Fig. 4.
Fig. 4.
Developmental stage dictates the consequences of CDX2 loss. (A) Analysis of regional tissue identity on samples from control, Shh-Cre; CDX2f/f or Villin-CreERT2; CDX2f/f embryos, treated with tamoxifen by oral gavage [5 mg of tamoxifen (Sigma, T5648) dissolved in 0.5 ml of corn oil] to induce CDX2 loss as indicated, and collected at E18.5 from the indicated intestinal region. PAS stain marks mucosubstances, including intestinal Goblet cells, which are identified by a punctate staining and are characteristic in the intestinal epithelium (Control or Villin-CreERT2), whereas broad PAS staining at the apical cell surface is indicative of gastric foveolar cells, as observed in the jejunum of Shh-Cre; Cdx2f/f embryos. TRP63 marks esophageal cells and is not typically found in the intestine, but appears ectopically in the ileum of Shh-Cre; Cdx2f/f embryos, but not in control embryos, or embryos induced to delete Cdx2 in the later stages. The parietal cell marker ATP4B is typically expressed in the glandular stomach, but is ectopically expressed in the CDX2-negative jejunum of Shh-Cre; Cdx2f/f embryos, but not in embryos deficient in intestinal CDX2 at the later stages tested. Each immunostain or histological stain is representative of at least three experiments on different embryos. (B) Summary of CDX2 loss-of-function phenotypes from the data shown in A and previous studies. Temporal-specific CDX2 loss at stages earlier than E12.5 induces homeotic transformations, as observed by Gao and colleagues using the Foxa3-Cre driver (∼E8.5) (Gao et al., 2009), in this study using the Shh-Cre driver (∼E9.5), or at ∼E13.5 using the VIllin-Cre driver (Grainger et al., 2010). However, acute loss of CDX2 at later developmental stages (>E13.5) and in the adult compromises intestinal digestive functions, but intestinal identity is preserved (Villin-CreERT2 with tamoxifen treatment at E13.5, E15.5 or adult), as documented in these studies in the embryo (Gao et al., 2009; Grainger et al., 2010), and previously in the adult (Verzi et al., 2011).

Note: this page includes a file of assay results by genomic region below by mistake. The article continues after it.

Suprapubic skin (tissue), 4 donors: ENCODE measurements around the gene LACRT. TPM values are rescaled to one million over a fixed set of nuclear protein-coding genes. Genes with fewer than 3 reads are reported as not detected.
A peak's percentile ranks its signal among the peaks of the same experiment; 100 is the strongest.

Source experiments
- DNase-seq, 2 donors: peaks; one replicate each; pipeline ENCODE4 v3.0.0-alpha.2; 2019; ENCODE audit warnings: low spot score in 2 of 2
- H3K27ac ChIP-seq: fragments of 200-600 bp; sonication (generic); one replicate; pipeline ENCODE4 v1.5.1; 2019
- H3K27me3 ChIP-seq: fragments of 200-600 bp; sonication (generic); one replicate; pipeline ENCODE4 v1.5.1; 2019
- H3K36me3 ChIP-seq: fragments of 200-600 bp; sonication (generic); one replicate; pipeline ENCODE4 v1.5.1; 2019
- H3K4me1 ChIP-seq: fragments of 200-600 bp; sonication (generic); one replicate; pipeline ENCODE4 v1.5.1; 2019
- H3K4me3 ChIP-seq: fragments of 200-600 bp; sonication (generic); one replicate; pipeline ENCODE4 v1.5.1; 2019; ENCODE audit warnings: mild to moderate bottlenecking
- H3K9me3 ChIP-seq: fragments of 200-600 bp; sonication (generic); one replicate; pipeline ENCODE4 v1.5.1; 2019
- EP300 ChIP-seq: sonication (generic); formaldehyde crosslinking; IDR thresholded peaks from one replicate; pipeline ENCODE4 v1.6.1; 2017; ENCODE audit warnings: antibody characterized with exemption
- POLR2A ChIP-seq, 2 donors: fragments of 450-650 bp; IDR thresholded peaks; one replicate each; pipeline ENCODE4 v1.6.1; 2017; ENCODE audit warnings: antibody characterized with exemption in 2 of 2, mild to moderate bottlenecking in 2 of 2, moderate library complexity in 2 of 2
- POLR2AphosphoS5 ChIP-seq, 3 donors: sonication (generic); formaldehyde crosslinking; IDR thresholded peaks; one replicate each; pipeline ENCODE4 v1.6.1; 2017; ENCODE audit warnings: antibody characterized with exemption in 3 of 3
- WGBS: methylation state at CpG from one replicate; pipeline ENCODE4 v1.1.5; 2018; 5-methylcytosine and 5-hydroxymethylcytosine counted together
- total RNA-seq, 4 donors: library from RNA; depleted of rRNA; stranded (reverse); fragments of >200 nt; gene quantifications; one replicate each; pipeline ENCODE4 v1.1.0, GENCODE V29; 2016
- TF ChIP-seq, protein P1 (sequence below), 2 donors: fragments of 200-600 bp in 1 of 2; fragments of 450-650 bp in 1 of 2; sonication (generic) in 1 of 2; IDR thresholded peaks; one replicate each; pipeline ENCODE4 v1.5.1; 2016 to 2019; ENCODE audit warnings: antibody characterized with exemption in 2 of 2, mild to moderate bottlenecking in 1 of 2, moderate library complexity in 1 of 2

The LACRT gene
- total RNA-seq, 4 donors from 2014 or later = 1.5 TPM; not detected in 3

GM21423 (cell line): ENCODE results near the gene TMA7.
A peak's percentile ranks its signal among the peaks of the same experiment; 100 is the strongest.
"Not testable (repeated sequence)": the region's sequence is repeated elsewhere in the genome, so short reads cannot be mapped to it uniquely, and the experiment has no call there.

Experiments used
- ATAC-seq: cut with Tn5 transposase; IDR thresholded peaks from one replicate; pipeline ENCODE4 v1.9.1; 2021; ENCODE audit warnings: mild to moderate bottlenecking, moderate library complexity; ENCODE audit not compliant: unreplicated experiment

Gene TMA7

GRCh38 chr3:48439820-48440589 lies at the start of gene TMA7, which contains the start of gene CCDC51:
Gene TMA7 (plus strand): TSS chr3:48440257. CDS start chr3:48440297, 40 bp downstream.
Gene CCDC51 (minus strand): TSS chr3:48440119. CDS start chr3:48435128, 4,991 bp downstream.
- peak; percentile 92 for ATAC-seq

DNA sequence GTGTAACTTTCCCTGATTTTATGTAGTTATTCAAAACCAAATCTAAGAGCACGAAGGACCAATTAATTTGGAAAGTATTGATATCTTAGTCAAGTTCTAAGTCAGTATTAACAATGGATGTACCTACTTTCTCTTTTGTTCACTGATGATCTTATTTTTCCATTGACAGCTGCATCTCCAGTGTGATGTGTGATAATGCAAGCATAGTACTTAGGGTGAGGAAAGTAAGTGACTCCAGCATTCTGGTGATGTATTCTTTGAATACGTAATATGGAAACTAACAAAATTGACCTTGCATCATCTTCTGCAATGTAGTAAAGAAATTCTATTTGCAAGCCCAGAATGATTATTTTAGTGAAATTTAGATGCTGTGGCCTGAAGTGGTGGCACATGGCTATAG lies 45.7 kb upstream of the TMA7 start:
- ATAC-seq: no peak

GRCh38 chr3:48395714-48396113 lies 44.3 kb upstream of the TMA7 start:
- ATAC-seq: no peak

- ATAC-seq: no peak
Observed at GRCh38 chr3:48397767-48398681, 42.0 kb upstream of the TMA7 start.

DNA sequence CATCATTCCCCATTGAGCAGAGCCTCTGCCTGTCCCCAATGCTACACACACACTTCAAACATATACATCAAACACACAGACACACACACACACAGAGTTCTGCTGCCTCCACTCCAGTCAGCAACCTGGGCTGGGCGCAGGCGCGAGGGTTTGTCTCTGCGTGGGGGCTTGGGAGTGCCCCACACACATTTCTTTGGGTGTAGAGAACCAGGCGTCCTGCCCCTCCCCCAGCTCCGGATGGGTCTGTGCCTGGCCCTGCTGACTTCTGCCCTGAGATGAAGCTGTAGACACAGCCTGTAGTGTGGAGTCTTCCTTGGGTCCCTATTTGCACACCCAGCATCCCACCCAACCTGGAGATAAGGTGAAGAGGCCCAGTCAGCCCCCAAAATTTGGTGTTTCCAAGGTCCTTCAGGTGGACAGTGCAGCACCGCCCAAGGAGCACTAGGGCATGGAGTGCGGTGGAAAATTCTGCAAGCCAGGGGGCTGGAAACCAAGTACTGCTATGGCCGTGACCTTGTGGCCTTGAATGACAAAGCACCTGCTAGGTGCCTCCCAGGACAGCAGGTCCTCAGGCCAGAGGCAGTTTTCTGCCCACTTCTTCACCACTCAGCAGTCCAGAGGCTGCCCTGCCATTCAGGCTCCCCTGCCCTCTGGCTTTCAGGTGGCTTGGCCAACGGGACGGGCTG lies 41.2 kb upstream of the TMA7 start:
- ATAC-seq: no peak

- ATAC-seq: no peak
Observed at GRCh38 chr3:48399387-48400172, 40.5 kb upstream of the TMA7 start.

Fig. 5.
Fig. 5.
CDX2 temporally enriched binding patterns follow a temporally dynamic chromatin landscape that requires CDX2 for maintenance. (A,B) CDX2 transcripts (from RNA-seq on isolated epithelium; A) and protein levels (via immunostaining; B) are consistent across mouse developmental time, yet CDX2 occupies distinct sets of genomic regions at different developmental stages (Fig. 3). (C) CDX2 chromatin binding shifts may be due to a shifting chromatin landscape across developmental time, as indicated by the ATAC-seq assay for accessible chromatin in isolated intestinal epithelial cells. Regions shown are the CDX2 condition-enriched binding regions (as defined in Fig. 3A). (D) Average ATAC-seq signal is robust at embryo-enriched CDX2-binding sites prior to E16.5, after which chromatin accessibility at these regions diminishes. The converse is true for adult-enriched CDX2-binding sites. (E,F) Specific examples of condition-enriched chromatin accessibility at CDX2-binding sites, as visualized using IGV. CDX2-binding regions are also dependent upon CDX2 binding to remain accessible to the ATAC-seq assay, as seen in CDX2 knockout epithelium (Fig. S5).